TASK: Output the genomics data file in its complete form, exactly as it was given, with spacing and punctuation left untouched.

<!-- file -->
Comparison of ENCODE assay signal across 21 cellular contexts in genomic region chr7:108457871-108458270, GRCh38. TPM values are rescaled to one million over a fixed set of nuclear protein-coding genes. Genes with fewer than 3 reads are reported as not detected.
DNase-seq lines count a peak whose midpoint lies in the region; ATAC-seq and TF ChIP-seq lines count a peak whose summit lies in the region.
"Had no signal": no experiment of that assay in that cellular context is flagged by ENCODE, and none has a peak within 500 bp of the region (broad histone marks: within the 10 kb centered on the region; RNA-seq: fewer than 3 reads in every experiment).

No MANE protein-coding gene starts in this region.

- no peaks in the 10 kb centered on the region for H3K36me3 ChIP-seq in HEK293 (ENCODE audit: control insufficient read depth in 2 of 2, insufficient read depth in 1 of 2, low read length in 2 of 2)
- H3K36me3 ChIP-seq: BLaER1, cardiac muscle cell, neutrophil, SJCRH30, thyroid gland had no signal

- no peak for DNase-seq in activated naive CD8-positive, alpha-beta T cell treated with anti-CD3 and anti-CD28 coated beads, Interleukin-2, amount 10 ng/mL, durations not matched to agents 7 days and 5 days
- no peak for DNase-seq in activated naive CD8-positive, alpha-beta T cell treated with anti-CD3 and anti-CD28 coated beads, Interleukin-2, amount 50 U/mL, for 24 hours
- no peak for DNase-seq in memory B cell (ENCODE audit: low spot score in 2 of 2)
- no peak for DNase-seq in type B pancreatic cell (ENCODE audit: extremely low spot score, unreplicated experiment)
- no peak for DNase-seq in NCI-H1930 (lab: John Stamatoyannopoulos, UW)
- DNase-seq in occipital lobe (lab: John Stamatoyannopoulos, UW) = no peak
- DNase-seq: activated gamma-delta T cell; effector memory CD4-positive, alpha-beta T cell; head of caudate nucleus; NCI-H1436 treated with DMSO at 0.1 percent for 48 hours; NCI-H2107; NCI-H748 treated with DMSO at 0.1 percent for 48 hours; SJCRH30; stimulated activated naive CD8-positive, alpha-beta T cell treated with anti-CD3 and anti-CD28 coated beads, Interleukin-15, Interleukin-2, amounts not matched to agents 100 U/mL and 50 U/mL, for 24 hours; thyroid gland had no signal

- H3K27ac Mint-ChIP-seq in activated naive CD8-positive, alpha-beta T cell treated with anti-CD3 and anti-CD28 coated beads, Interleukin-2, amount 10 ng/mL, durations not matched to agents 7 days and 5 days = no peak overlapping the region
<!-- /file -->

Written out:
Comparison of ENCODE assay signal across 21 cellular contexts in genomic region chr7:108457871-108458270, GRCh38. TPM values are rescaled to one million over a fixed set of nuclear protein-coding genes. Genes with fewer than 3 reads are reported as not detected.
DNase-seq lines count a peak whose midpoint lies in the region; ATAC-seq and TF ChIP-seq lines count a peak whose summit lies in the region.
"Had no signal": no experiment of that assay in that cellular context is flagged by ENCODE, and none has a peak within 500 bp of the region (broad histone marks: within the 10 kb centered on the region; RNA-seq: fewer than 3 reads in every experiment).

No MANE protein-coding gene starts in this region.

- no peaks in the 10 kb centered on the region for H3K36me3 ChIP-seq in HEK293 (ENCODE audit: control insufficient read depth in 2 of 2, insufficient read depth in 1 of 2, low read length in 2 of 2)
- H3K36me3 ChIP-seq: BLaER1, cardiac muscle cell, neutrophil, SJCRH30, thyroid gland had no signal

- no peak for DNase-seq in activated naive CD8-positive, alpha-beta T cell treated with anti-CD3 and anti-CD28 coated beads, Interleukin-2, amount 10 ng/mL, durations not matched to agents 7 days and 5 days
- no peak for DNase-seq in activated naive CD8-positive, alpha-beta T cell treated with anti-CD3 and anti-CD28 coated beads, Interleukin-2, amount 50 U/mL, for 24 hours
- no peak for DNase-seq in memory B cell (ENCODE audit: low spot score in 2 of 2)
- no peak for DNase-seq in type B pancreatic cell (ENCODE audit: extremely low spot score, unreplicated experiment)
- no peak for DNase-seq in NCI-H1930 (lab: John Stamatoyannopoulos, UW)
- DNase-seq in occipital lobe (lab: John Stamatoyannopoulos, UW) = no peak
- DNase-seq: activated gamma-delta T cell; effector memory CD4-positive, alpha-beta T cell; head of caudate nucleus; NCI-H1436 treated with DMSO at 0.1 percent for 48 hours; NCI-H2107; NCI-H748 treated with DMSO at 0.1 percent for 48 hours; SJCRH30; stimulated activated naive CD8-positive, alpha-beta T cell treated with anti-CD3 and anti-CD28 coated beads, Interleukin-15, Interleukin-2, amounts not matched to agents 100 U/mL and 50 U/mL, for 24 hours; thyroid gland had no signal

- H3K27ac Mint-ChIP-seq in activated naive CD8-positive, alpha-beta T cell treated with anti-CD3 and anti-CD28 coated beads, Interleukin-2, amount 10 ng/mL, durations not matched to agents 7 days and 5 days = no peak overlapping the region